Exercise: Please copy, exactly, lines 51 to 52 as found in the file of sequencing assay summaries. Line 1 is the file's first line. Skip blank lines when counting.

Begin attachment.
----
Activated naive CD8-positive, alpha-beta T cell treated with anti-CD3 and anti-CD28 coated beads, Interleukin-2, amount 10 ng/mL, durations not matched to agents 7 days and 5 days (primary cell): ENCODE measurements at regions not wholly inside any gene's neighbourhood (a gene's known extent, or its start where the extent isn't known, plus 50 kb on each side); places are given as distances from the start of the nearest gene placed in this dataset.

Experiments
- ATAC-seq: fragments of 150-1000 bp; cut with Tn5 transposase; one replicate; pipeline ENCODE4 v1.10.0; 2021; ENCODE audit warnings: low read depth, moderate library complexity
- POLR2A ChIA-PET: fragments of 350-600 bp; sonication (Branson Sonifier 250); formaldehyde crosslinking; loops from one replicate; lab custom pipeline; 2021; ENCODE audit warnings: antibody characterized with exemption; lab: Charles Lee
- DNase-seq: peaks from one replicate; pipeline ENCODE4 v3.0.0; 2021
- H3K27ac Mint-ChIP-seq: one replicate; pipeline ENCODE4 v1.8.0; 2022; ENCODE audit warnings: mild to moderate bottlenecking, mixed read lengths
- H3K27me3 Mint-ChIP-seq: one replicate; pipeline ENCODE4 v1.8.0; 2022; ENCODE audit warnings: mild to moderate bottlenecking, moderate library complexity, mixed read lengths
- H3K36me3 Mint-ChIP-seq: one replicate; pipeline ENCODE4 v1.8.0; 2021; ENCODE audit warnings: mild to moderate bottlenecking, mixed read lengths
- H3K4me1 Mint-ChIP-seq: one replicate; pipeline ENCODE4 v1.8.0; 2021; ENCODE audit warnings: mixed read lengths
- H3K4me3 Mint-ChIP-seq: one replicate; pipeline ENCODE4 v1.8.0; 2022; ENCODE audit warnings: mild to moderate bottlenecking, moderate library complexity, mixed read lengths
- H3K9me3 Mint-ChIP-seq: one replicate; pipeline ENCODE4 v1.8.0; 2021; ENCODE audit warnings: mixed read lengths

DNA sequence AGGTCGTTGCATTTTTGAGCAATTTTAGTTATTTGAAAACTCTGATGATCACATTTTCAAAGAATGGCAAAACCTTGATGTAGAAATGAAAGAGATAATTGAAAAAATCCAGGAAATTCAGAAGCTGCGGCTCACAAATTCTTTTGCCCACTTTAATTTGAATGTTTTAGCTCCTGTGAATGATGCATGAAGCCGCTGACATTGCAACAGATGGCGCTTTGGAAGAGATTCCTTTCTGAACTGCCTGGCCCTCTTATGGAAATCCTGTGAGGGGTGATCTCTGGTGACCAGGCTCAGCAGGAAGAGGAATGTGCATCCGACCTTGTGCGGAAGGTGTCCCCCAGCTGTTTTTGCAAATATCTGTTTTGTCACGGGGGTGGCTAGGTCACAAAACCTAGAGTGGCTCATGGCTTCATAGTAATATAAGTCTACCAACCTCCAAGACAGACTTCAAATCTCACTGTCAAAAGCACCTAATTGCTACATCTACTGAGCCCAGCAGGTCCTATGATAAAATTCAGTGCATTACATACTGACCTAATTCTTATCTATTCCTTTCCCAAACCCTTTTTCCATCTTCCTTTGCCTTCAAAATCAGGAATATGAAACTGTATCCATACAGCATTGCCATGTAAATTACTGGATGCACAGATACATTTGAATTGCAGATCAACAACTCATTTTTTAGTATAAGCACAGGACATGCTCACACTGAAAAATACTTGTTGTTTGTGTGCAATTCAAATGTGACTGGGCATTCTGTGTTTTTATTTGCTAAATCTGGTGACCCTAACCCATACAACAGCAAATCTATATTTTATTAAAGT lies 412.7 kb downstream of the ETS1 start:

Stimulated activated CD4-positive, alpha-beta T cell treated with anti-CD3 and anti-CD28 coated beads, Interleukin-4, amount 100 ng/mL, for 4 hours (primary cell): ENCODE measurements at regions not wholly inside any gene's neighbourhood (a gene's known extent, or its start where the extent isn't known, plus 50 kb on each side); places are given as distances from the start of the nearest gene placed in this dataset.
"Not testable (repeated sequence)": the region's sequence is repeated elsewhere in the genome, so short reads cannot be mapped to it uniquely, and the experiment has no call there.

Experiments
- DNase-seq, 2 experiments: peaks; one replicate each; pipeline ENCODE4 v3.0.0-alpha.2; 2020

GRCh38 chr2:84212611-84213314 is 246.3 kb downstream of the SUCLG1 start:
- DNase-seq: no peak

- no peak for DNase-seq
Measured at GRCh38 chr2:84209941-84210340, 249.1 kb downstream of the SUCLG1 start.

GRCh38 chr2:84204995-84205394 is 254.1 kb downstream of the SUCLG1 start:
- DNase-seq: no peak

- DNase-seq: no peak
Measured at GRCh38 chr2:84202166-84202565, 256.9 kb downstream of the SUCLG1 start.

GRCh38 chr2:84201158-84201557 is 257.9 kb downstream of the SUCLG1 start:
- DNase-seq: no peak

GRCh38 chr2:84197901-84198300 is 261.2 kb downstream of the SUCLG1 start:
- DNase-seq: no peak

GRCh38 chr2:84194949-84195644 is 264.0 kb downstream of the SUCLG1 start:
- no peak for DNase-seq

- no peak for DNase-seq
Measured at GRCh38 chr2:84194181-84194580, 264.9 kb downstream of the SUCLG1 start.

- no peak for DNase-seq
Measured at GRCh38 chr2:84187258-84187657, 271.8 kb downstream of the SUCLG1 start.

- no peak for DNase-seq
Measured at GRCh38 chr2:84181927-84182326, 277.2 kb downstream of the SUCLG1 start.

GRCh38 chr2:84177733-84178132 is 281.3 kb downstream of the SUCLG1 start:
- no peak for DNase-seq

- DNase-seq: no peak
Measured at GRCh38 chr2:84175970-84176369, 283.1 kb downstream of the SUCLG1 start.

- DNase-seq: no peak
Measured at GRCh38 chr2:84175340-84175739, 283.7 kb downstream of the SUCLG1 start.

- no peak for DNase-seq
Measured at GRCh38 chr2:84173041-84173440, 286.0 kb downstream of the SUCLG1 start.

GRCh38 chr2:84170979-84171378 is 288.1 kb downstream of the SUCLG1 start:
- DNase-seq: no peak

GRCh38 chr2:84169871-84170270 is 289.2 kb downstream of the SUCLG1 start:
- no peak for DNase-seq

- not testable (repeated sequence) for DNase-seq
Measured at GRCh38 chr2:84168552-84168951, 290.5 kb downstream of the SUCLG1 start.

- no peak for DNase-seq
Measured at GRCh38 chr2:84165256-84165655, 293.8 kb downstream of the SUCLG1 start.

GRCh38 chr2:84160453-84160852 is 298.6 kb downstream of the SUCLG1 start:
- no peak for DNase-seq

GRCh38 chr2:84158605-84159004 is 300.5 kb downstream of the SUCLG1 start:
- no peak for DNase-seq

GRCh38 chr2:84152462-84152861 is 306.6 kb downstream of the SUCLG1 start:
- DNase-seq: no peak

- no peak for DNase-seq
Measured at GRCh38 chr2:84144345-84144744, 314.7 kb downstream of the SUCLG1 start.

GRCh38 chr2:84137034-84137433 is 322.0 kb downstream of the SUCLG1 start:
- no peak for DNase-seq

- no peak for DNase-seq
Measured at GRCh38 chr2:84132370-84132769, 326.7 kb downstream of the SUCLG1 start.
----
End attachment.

- no peak for DNase-seq
Measured at GRCh38 chr2:84165256-84165655, 293.8 kb downstream of the SUCLG1 start.